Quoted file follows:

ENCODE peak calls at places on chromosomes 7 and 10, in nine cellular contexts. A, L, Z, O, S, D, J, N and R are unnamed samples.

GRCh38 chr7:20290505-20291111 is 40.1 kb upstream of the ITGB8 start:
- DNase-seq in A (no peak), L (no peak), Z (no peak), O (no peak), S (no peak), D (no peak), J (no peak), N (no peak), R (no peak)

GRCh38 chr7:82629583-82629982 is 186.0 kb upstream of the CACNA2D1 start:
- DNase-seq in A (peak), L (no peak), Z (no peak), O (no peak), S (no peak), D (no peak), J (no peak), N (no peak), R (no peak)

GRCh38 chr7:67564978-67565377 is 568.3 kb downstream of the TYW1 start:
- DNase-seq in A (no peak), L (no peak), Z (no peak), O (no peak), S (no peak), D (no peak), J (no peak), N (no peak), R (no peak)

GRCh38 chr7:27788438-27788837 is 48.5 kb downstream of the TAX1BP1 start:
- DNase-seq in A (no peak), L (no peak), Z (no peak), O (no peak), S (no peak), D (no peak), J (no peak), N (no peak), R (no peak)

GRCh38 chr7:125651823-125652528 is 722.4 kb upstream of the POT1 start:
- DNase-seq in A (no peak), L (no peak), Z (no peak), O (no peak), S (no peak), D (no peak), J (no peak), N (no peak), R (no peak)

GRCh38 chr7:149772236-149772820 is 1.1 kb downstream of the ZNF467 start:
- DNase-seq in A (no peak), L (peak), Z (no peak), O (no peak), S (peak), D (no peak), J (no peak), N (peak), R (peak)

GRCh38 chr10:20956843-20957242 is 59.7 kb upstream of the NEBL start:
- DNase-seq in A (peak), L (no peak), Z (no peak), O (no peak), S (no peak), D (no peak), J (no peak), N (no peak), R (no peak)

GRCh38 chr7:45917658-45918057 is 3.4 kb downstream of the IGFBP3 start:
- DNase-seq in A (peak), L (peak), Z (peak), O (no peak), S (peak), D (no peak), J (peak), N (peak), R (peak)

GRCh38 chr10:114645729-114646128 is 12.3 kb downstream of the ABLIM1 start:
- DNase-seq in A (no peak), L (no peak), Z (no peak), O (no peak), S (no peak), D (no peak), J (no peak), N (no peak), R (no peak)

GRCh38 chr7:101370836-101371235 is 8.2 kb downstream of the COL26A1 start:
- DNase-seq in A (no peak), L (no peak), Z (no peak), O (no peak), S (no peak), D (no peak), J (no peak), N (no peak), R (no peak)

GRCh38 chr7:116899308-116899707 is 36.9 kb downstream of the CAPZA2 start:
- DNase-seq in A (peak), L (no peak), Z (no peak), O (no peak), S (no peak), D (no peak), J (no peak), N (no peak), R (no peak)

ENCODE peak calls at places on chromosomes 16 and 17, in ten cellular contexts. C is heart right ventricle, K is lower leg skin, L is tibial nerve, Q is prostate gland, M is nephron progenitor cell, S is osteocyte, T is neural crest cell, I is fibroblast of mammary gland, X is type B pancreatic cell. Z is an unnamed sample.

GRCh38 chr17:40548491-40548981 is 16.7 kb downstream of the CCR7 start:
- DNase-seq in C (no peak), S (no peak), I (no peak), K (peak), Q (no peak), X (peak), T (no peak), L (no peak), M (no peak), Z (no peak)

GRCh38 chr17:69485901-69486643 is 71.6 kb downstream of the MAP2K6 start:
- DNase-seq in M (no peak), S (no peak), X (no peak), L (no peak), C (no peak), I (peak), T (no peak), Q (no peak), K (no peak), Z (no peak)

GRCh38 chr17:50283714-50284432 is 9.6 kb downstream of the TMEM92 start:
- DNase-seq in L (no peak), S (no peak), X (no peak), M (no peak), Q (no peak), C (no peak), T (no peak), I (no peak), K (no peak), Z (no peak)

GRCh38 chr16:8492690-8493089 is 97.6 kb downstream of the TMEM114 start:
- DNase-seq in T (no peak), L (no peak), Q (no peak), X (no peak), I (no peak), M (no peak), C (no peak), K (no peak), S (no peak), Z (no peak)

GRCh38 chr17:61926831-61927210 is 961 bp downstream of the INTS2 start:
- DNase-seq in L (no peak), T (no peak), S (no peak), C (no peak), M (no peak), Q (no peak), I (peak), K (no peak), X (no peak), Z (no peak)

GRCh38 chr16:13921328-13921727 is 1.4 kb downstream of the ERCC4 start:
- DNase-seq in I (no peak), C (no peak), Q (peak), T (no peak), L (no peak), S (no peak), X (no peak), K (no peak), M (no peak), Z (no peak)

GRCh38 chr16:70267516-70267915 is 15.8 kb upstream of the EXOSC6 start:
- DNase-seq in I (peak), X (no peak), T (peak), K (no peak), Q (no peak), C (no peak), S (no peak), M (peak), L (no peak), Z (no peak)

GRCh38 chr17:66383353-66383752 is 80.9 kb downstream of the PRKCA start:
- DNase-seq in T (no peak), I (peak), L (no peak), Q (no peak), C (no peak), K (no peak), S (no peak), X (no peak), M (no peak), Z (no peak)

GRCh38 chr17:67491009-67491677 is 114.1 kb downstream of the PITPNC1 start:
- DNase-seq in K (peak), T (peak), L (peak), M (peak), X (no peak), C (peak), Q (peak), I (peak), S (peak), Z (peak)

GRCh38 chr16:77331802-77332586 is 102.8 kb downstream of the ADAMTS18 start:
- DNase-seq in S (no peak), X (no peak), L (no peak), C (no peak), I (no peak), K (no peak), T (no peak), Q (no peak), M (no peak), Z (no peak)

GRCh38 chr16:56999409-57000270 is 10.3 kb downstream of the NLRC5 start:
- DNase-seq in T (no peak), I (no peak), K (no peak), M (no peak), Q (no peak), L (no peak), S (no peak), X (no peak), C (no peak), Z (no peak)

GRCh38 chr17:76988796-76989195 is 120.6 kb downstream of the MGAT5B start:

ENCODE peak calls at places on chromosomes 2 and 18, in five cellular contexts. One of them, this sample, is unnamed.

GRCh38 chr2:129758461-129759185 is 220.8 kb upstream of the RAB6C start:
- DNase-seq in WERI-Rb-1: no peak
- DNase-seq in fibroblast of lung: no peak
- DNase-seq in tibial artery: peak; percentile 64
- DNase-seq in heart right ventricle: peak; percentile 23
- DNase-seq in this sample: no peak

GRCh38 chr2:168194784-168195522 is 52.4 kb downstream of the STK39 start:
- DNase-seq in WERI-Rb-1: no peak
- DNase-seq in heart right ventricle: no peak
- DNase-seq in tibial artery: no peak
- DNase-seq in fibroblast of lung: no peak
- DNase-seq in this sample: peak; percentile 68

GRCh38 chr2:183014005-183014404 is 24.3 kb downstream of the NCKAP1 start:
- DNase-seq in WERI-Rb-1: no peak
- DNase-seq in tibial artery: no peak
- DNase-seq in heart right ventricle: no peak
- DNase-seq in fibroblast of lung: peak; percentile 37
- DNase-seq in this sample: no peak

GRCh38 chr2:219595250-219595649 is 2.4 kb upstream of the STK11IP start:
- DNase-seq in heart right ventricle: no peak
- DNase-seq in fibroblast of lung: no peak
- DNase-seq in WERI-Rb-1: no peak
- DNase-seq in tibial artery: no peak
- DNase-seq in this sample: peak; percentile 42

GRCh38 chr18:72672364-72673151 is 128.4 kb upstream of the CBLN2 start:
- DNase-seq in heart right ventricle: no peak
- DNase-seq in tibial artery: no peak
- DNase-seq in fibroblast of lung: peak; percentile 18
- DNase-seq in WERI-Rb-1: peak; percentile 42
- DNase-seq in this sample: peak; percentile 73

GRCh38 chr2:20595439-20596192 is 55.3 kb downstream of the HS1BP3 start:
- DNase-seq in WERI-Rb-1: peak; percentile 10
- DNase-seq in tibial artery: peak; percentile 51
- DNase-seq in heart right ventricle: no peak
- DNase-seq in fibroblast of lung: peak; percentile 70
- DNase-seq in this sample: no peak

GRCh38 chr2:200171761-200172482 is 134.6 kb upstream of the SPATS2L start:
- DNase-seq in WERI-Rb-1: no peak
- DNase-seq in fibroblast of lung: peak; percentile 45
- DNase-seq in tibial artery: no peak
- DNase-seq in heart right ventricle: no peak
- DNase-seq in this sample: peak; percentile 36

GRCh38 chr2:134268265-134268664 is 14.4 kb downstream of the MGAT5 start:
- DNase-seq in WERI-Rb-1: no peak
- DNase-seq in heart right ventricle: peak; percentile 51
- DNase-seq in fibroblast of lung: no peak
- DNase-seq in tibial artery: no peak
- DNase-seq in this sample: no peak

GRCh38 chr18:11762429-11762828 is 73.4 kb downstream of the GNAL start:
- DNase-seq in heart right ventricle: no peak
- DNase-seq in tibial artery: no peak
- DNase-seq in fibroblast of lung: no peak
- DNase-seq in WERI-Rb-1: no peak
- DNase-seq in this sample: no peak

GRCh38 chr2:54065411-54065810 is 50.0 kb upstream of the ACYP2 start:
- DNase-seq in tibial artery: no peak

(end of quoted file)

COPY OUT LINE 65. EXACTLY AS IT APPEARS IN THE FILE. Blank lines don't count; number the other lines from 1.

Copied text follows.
- DNase-seq in fibroblast of lung: peak; percentile 37